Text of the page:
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Following a preliminary hearing, petitioner Dr. Sanjoy Banerjee was charged in an information with two counts of presenting a false or fraudulent health care claim to an insurer (a form of insurance fraud, counts 1-2), and three counts of perjury (counts 3-5). The superior court denied Banerjee’s motion to dismiss the information as unsupported by reasonable or probable cause. Banerjee petitioned for a writ of prohibition to direct the superior court to vacate its order denying his Penal Code section 995 motion and to issue an order setting aside the information. The Court of Appeal issued an order to show cause and an order staying further proceedings on the information, pending the Court's resolution of the merits of Banerjee’s petition. The State filed a return, and Banerjee filed a traverse. The State argued the evidence supported a strong suspicion that Banerjee committed two counts of insurance fraud and three counts of perjury, based on his violations of Labor Code section 139.3(a) between 2014 and 2016. During that period, Banerjee billed a workers’ compensation insurer for services he rendered to patients through his professional corporation and through two other legal entities he owned and controlled. The insurance fraud charges are based on Banerjee’s 2014-2016 billings to the insurer through the two other entities. The perjury charges were based on three instances in which Banerjee signed doctor’s reports, certifying under penalty of perjury that he had not violated “section 139.3.” Banerjee argued: (1) the evidence showed he did not violate the statute's referral prohibition; (2) even if he did not comply with section 139.3(e), the “physician’s office” exception to the referral prohibition applied to all of his referrals to his two other legal entities; and (3) the patient disclosure requirement of section 139.3(e), the referral prohibition of section 139.3(a), and the physician’s office exception to the referral prohibition were unconstitutionally vague. The Court of Appeal concluded: (1) Banerjee did not violate section 139.3(a) by referring his patients to his two other legal entities; and (2) the evidence supported a strong suspicion that Banerjee specifically intended to present false and fraudulent claims for health care benefits, in violation of Penal Code section 550(a)(6), by billing the workers’ compensation insurer substantially higher amounts through his two other legal entities than he previously and customarily billed the insurer for the same services he formerly rendered through his professional corporation and his former group practice. Thus, the Court granted the writ as to the perjury charges but denied it as to the insurance fraud charges. View "Banerjee v. Super. Ct." on Justia Law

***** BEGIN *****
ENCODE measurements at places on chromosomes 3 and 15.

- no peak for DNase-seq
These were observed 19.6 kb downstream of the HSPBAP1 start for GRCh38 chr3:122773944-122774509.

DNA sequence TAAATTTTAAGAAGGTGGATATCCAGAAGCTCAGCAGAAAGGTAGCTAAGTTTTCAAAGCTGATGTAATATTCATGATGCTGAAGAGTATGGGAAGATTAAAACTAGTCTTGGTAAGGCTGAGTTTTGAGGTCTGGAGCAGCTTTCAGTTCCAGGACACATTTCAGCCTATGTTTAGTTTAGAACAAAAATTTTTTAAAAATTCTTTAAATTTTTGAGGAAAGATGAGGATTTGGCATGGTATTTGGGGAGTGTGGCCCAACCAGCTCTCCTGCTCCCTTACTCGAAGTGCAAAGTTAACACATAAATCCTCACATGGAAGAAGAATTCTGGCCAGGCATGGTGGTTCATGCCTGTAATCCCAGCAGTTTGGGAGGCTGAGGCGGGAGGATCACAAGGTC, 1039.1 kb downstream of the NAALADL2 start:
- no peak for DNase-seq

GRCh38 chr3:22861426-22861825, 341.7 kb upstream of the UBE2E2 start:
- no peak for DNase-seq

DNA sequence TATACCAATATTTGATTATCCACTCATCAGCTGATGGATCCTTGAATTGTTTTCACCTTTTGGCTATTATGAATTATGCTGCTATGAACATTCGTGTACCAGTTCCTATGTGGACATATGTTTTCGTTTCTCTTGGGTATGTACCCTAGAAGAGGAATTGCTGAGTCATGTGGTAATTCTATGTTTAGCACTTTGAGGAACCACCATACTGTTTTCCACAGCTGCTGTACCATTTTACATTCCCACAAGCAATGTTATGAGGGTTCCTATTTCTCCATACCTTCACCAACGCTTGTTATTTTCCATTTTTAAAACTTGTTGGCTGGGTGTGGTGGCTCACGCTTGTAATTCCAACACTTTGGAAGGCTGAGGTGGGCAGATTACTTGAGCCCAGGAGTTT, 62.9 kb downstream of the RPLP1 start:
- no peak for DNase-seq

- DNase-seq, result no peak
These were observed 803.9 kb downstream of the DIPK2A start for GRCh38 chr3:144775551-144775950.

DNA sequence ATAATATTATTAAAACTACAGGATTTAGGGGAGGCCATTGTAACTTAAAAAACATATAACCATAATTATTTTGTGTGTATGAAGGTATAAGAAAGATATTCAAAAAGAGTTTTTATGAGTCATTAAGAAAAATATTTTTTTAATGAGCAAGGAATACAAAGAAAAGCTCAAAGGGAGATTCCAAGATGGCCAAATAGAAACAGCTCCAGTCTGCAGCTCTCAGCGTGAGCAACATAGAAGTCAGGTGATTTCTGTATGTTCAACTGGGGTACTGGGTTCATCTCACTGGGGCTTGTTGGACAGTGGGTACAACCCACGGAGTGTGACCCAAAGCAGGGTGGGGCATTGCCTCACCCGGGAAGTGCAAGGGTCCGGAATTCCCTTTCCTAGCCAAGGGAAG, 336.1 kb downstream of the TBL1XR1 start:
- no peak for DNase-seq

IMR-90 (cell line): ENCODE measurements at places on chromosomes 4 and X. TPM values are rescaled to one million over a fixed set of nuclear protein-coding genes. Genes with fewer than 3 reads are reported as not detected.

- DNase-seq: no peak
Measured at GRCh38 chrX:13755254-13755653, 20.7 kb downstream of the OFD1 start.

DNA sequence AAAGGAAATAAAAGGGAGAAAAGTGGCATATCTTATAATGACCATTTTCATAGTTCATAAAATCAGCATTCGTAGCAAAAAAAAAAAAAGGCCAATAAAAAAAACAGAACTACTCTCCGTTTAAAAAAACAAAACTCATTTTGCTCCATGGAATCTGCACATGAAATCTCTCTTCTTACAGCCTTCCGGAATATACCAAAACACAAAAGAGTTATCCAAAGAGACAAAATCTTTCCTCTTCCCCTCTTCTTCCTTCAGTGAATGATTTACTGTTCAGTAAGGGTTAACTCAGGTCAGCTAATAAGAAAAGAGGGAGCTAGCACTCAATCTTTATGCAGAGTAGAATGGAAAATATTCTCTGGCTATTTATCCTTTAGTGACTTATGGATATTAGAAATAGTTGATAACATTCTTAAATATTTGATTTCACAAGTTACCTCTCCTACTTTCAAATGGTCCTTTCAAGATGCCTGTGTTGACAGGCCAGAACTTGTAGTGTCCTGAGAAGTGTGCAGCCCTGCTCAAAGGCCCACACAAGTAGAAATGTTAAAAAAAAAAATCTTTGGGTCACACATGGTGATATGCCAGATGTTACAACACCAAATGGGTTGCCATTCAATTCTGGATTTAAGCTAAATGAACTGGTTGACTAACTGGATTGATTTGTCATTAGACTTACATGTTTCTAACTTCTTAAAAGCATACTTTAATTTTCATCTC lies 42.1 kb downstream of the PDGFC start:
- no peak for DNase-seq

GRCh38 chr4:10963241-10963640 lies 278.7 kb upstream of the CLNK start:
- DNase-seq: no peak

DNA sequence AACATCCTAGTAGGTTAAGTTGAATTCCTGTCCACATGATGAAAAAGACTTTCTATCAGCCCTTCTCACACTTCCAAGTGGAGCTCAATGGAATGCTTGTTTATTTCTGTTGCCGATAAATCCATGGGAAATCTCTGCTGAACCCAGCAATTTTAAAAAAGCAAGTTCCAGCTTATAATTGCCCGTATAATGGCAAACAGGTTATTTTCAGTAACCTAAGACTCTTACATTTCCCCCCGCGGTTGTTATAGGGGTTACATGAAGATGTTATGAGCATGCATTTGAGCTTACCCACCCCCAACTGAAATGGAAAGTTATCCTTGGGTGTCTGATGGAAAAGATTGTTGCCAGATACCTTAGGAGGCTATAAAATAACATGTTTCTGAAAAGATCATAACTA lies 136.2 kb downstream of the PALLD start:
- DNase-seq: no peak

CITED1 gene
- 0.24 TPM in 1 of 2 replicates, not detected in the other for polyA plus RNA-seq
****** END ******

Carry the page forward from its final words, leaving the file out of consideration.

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Nicolescu, Miclaus, and coconspirators posted fake eBay car auctions. Operating from Romania, they concealed their IP addresses, and employed US-based “money mules,” to collect payments from unsuspecting buyers, taking in $3.5-$4.5 million. In 2014, a virus created by Nicolescu was embedded in the eBay auctions and in spam emails to collect more than 70,000 account credentials, including 25,000 stolen credit-card numbers. Their network of virus-infected computers “mined” for cryptocurrency, reaping $10,000–$40,000 per month, 2014-2016. The FBI and Romanian police executed a search warrant on members’ residences and retrieved electronic devices. Nicolescu and Miclaus were convicted of conspiracy to commit wire fraud, 12 counts of wire fraud, conspiracy to commit computer fraud, conspiracy to traffic in counterfeit service marks, five counts of aggravated identity theft, and conspiracy to commit money laundering.The district court added 18 levels to their Guidelines calculation (U.S.S.G. 2B1.1(b)(1)(J)) for causing a loss of $3.5-$9.5 million, two levels (2B1.1(b)(4)) for being in the business of receiving and selling stolen property, two levels (2B1.1(b)(11)(B)(i)) for trafficking unauthorized access devices, four levels (2B1.1(b)(19)(A)(ii)) for being convicted under 18 U.S.C. 1030(a)(5)(A), and four levels (3B1.1(a)) for being an organizer or leader. They were sentenced to 216 and 240 months’ imprisonment.The Sixth Circuit affirmed the convictions, rejecting challenges to the sufficiency of the evidence and to jury instructions, but vacated the sentences. The court upheld the loss calculation and leadership enhancement. The court erred in applying the stolen property enhancement and in applying a 2B1.1(b)(19)(A)(ii) enhancement because the men were convicted of conspiracy, not a substantive section 1030(a)(5)(A) offense. View "United States v. Miclaus" on Justia Law